Chapter 2: Rilke’s Duino Elegies

This afternoon I finished a new draft of what will be chapter 2 of my book on the standing metaphor. The subtitle is Poēsis and the *sta Constellation. Here the first page.

I published an early version of this in The German Quarterly several decades ago, my very first thoughts on the standing metaphor. Reworking that early work over these last two months has been satisfying—I understand the metaphor in ways I didn’t back then. The photo at the top is of the books I’ve been working with—6 or 7 translations of the Duino Elegies, two biographies, several volumes of Rilke’s letters, two collections of Rilke’s poetry, his novel Malte Laurids Brigge, 5 or 6 scholarly books about the Elegies, and plenty of works I’ve read online.

One discovery, made just yesterday, has left me smiling. Near the end of the chapter, I talk about one of Rilke’s poems called “Gravity.” Rather than translating it myself, I looked around till I found a translation by Albert Hofstadter in his translation of Martin Heidegger: Poetry, Language, Thought, 102. This volume is the go-to work for readers of Heidegger in English. Hofstadter misconstrues the final line, “reichlicher Regen der Schwere” as “a rich man of weight.” It should be “the rich rain of heaviness.” Oops!

The month of December lies ahead. I’ll revise the introduction, the chapter on Sophocles’ Oedipus and Kafka’s Metamorphosis, and this chapter on Rilke, and then send them to a publisher with a book proposal. Feels good to be at this stage.

Here’s a tentative table of contents:

On Standing: Homo erectus in the Culture of Homo sapiens


Swollen Foot and Vermin: The Oedipus Story, Sophocles’ Oedipus, and Kafka’s “The Metamorphosis”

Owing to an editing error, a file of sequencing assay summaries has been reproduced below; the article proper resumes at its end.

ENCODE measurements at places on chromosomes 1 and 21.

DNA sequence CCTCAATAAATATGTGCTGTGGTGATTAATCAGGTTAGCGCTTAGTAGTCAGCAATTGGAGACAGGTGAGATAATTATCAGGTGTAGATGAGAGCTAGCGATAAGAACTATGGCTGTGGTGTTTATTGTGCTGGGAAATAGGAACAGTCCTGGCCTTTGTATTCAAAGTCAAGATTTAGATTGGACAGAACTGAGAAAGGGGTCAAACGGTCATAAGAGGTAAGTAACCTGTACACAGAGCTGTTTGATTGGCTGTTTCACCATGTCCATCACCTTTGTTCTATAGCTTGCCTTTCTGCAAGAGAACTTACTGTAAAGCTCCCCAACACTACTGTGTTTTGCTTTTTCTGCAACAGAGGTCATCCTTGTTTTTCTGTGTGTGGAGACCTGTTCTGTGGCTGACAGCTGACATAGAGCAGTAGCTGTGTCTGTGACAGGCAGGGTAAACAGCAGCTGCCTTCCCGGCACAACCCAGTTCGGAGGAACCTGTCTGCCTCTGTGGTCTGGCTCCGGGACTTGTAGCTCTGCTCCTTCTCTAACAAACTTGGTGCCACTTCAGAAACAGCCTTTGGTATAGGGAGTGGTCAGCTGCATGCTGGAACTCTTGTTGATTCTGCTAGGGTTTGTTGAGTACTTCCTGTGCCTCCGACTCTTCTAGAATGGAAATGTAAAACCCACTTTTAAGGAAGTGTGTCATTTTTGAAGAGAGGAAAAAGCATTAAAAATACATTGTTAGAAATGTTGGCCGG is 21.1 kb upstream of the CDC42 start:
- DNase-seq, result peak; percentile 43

—Excursus: Gustave Moreau’s Oedipus and the Sphinx

  • Rilke’s Duino Elegies: Poēsis and the *sta Constellation

—Excursus: Heidegger, Standing, and Being

  • Poems as Monuments: Byron, Berry, Jarman, Ashbery, Norris, Hass

—Excursus: Hyacinthe Rigaud’s Louis XIV and Gilbert Stewart’s George Washington

  • Pieter Bruegel the Elder: A Radical Peasant Wedding

—Excursus: A Footnote: Botticelli’s Venus (Berlin’s Gemäldegallerie)

  • Standing, Humination, and Resurrection (Auferstehung): Hieronymus Bosch, Matthias Grünewald, and Hans Holbein
  • Dostoevsky’s The Idiot: Resurrection (Anastasia) and the nunc stans (now standing)

—Excursus: Caspar David Friedrich’s The Monk by the Sea

  • As I Stood Fighting: Standing and Stasis in Faulkner’s As I Lay Dying and Toni Morrison’s Home

—ExcursusWinged Victory of Samothrace and Niki de Saint Phalle’s Nana

  • Erection as Self-Assertion in Kleist’s “Die Marquise von O . . .”


  • Crisis and Alternatives to a Phallogocentric Metaphor: Alfred Döblin’s Berlin Alexanderplatz, Virginia Woolf’s To the Lighthouse, Luce Irigaray’s This Sex Which Is Not One and Adriana Cavarero’s Inclinations: A Critique of Rectitude


Wish me luck!

Addendum: in the mail today, the new critical edition of Rilke’s works!

And preceding the commentary for the Fifth Elegy, this!

About Scott Abbott

I received my Ph.D. in German Literature from Princeton University in 1979. Then I taught at Vanderbilt University, BYU, and Utah Valley State College. At Utah Valley University, I directed the Program in Integrated Studies for its initial 13 years and was also Chair of the Department of Humanities and Philosophy for three years. My publications include a book on Freemasonry and the German Novel, two co-authored books with Zarko Radakovic (REPETITIONS and VAMPIRES & A REASONABLE DICTIONARY, published in Serbo-Croatian in Belgrade and in English with Punctum Books), a book with Sam Rushforth (WILD RIDES AND WILDFLOWERS, Torrey House Press), a "fraternal meditation" called IMMORTAL FOR QUITE SOME TIME (University of Utah Press), and translations of three books by Austrian author Peter Handke, of an exhibition catalogue called "The German Army and Genocide," and, with Dan Fairbanks, of Gregor Mendel's important paper on hybridity in peas. More famously, my children are in the process of creating good lives for themselves: as a model and dance/yoga studio manager, as a teacher of Chinese language, as an ecologist and science writer, as a jazz musician, as a parole officer, as a contractor, as a seasonal worker (Alaska and Park City, Utah), and as parents. I share my life with UVU historian Lyn Bennett, with whom I have written a cultural history of barbed wire -- THE PERFECT FENCE (Texas A&M University Press). Some publications at
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4 Responses to Chapter 2: Rilke’s Duino Elegies

  1. Are the standing stones disappearing?

    Liked by 1 person

  2. alex caldiero says:

    yes. may Lady Luck shine her light upon yu. Bon lavoro, mio caro amico.


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